At the same time, I have never felt so alive. The intense downs contrast so beautifully with life in general that I cannot feel but feel inspired. I bang out tunes on the piano, many melodies from the deep corners of my soul. I write stories filled with details and embellishments that surprise even myself. And for the first time in years I want to start painting again.
As a textbook ISFP I have trouble opening myself to others. However, those who are close to me can attest that I am a very passionate person, and although this passion has gotten me in trouble many times over, it is one of the things I treasure the most about my personality.
This is precisely the reason I do not want to go back into therapy, or start taking antidepressants again.
Sure, I was generally happier while on the meds. And I may be doing something very stupid and very dangerous by refusing treatment. But the fact remains that they made me lose my passion. I needed…I need these downs, for without them my life would play in low contrast.
I need the melancholy that saturates life with the most vivid colors.
You are a very brave young woman. i often feel very down on myself, although I would never show it–I think my wife suspects something when she catches me berating myself…
Thank you for this post. I once wrote a post like this many years ago and received the most insensitive and unhelpful comments in return. I like that you are fearless and authentic in what you write. Keep on doing what you’re doing!
These drugs are generally onlytemporary for the first 2 episodes of depression. I noticed this is from 2008 – aside from the one major depressive episode that you mentioned the were probably more right? It is common for people with depression to have relapses over the years. Like I said the first 2 identified episodes should be treated to positive effect then medication can be gradually stopped. The current guidelines recommend lifelong prophylaxis with continual mediction. If you are experiencing depressive episodes and still not taking medication you are not helping yourself.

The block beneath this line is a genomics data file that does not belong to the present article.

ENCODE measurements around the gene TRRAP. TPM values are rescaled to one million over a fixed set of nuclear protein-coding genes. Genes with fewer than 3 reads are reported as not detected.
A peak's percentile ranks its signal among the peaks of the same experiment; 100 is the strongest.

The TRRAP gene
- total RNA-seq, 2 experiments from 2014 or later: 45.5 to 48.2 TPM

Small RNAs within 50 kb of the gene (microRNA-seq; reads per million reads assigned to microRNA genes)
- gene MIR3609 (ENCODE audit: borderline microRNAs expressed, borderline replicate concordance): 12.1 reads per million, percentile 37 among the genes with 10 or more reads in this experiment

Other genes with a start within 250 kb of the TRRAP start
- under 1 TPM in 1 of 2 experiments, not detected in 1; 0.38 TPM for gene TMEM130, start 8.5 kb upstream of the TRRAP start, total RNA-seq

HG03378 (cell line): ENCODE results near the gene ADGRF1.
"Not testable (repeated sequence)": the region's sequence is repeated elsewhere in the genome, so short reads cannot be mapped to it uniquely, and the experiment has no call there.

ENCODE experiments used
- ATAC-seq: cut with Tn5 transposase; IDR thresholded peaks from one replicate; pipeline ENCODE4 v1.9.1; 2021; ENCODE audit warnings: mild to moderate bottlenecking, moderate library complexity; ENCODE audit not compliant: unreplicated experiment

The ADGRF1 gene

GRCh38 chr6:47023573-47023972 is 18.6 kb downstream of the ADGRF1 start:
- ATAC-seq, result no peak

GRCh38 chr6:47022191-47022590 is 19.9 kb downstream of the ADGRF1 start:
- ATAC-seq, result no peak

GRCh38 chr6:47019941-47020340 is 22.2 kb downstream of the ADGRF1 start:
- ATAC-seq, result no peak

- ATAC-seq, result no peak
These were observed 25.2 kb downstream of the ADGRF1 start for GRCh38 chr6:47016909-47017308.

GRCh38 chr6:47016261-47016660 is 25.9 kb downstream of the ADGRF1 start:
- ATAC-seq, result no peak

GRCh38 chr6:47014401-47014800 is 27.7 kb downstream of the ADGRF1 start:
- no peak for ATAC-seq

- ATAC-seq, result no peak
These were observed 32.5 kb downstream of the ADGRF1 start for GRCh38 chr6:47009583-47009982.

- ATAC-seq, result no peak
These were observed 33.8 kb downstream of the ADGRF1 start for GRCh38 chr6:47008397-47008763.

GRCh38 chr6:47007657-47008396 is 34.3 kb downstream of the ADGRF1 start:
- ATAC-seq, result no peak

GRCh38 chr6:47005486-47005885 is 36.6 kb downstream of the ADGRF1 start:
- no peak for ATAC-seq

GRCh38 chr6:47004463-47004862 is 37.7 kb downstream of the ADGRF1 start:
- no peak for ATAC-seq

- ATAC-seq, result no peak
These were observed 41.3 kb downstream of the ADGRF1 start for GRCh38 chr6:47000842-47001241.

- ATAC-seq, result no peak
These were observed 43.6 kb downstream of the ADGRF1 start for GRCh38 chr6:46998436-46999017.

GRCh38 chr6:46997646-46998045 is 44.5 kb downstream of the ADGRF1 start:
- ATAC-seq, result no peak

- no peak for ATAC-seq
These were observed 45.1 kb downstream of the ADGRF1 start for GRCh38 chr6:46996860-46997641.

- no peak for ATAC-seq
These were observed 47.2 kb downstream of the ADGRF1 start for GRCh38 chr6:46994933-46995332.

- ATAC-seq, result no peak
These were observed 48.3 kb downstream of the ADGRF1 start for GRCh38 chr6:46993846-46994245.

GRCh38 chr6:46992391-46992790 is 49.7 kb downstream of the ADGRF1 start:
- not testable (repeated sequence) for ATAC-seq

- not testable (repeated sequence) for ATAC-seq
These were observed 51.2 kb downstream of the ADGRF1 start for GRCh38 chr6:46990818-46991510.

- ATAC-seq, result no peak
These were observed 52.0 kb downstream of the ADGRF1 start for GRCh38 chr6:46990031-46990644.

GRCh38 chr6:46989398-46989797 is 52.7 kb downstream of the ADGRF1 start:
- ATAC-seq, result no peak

Also, bipolar patients are very different from depressive and major depressive patients. Drug therapy for bp patients OFTEN robs the manic episodes from during which they are more productive (as well as reckless, impulsive, irrational, and often complusively do things that are bad for them like gamble) but depressive patients do not have manic episodes. Depressed patients often produce nothing during the lows – no work, no sex, no love, no happiness – nothingness takes the place of where the happy goes. So worrying about losing your creativity should not be a problem UNLESS you are an undiagosed bipolar.
If you are depressed getthe meds.
The current guidelines recomend life long medication for depression starting with the treatment of the 3rd episode. (just to clarify).
Thanks. 🙂 Please note the date of this post, which was 2008.